Wednesday 9th March, 2005


Sparks of brilliance at concert for pan legend

Sports Arena
Business Guardian
Online Community
Death Notices
Classified Ads
Jobs in T&T
Contact Us
Privacy Policy


Legendary tuner and inventor of the double-tenor pan, Bertie Marshall, second from right, beckons towards a smiling Clyde “Lightning” George, left, while arrangers Earl Brooks, right, Len “Boogsie” Sharpe, centre, and Charlie Pinder look on during intermission at the Lightning Strikes Twice concert at the Mas Camp on Monday night.

Photo: David Wears


Sparks of brilliance flew from the double-tenor pan of jazz musician Clyde “Lightning” George, as he showed his star power and lit up the Mas Camp Entertainment Centre on French Street, Woodbrook, on Monday night.

Backed by an all-star band that included ace guitarist Tony Voisin and keyboardist Allan Oxley, George turned in a spirited display, all in the name of his mentor and creator of the very pan he played, legendary tuner Bertie Marshall.

Marshall called for assistance from the pan fraternity back in December to help him pay his medical bills after he had a diabetic stroke last year.

George first answered the call in February with a concert on Carnival Sunday at Diego Martin Pan Institute.

On Monday, this time with Marshall seated stage-front, he responded again, with some swift stick work that brought tears to Marshall’s eyes.

George opened the show at 9 pm with a moving rendition of A Song for My Father, followed by Green Dolphin Street, before upping the tempo to deliver One Note Samba.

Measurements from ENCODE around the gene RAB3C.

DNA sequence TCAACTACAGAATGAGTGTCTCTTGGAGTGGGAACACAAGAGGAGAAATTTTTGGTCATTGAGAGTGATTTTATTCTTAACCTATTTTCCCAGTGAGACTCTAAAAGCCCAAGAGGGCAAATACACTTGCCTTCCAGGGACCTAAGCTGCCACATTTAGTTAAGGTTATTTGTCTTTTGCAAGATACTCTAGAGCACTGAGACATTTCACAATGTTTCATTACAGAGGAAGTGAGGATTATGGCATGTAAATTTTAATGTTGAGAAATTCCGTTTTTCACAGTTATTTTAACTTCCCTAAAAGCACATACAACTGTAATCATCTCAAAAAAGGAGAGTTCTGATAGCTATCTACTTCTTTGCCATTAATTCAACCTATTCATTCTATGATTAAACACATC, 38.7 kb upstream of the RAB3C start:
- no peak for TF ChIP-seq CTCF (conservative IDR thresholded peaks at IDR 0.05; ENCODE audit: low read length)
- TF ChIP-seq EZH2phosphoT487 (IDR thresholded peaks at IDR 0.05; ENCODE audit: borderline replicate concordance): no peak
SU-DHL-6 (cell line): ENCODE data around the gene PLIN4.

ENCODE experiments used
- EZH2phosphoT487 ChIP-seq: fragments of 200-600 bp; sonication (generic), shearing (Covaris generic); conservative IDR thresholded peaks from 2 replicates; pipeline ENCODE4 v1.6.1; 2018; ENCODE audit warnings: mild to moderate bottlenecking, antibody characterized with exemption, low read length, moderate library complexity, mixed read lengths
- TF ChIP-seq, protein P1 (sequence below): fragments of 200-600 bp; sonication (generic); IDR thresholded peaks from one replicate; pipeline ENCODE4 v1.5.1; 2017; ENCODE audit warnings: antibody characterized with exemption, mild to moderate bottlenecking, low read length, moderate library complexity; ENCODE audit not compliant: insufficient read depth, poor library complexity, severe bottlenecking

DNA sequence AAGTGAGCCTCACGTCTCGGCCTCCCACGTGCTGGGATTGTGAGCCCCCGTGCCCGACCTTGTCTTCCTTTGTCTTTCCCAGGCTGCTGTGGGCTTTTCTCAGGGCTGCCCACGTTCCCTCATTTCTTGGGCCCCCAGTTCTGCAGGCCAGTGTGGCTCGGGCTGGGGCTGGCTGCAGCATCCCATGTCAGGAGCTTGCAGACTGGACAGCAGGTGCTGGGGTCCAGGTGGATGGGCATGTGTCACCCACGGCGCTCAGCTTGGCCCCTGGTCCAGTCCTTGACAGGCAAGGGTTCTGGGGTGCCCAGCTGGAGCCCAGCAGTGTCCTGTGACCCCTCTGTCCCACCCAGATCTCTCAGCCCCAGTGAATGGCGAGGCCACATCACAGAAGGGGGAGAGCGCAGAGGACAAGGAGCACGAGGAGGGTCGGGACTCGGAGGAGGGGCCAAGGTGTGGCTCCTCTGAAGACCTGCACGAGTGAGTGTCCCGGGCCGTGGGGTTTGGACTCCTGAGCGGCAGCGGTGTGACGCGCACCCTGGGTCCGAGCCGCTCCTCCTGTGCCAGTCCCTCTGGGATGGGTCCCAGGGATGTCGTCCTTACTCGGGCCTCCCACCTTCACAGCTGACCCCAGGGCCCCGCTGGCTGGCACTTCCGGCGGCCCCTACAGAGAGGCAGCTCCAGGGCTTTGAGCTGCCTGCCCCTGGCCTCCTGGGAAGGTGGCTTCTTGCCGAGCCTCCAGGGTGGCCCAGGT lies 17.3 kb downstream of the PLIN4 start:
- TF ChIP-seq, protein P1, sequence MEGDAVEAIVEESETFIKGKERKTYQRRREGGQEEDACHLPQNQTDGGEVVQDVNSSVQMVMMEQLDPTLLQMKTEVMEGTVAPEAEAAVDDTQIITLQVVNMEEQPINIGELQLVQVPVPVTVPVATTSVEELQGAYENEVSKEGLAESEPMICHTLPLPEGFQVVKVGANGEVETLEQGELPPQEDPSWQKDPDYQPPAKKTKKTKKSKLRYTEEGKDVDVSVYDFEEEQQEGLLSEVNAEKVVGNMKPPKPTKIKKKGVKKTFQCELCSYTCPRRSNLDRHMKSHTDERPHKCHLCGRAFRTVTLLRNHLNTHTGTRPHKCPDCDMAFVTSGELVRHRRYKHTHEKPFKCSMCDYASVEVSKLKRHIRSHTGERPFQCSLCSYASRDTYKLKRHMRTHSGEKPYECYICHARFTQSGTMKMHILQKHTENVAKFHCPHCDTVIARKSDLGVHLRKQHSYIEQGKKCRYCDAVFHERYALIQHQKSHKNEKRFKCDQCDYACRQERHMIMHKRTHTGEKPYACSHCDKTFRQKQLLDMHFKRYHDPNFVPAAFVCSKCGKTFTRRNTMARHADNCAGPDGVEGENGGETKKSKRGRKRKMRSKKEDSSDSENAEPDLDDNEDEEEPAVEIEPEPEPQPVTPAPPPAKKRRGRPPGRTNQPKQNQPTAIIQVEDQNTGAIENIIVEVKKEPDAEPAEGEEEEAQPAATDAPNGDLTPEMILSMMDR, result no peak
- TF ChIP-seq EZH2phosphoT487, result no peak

With two sticks in his right hand and one in his left, an animated George directed his band and cued in solos from each instrument, drawing applause from the small crowd.

Despite the small turnout, several prominent pannists and enthusiasts were also in the house, including Pamberi’s Nestor Sullivan, Starlift’s Larry Largen, Charlie Pinder, Edme Gibbon and Franklyn Ollivierrie of Phase II Pan Groove, and Shaka Nkhosi, calypsonians Black Stalin and Skatie, rapso artiste Brother Resistance, impresario Choy Aming, and Witco executive Danielle Chow.

Also present were Witco Desperadoes manager Dr Finbar Fletcher, pan tuner Roland Harragin, jazz promoter Dawad Phillips and pan enthusiast Mervyn Telfer.

George was then joined on stage by vocalist Candice Roberts and calypsonian Edwin “Crazy” Ayoung, who performed the duet, My Satin Doll.

Given centre stage, Roberts struggled through the well-known Girl From Ipanema.

Ayoung also doubled as a presenter and gave the audience a tickle with his wacky comedy.

Phase II Pan Groove arranger Len “Boogsie” Sharpe and renowned arranger/recording artiste Earl Brooks joined George and quartet for a memorable performance.

This segment, which brought the curtains down on the night’s entertainment, included Ayoung singing a tribute to Marshall, another to the contribution by women to the development of the national instrument, and Backyard Party, one of Kitchener’s lesser known ditties.

©2004-2005 Trinidad Publishing Company Limited

Designed by: Randall Rajkumar-Maharaj · Updated daily by: Sheahan Farrell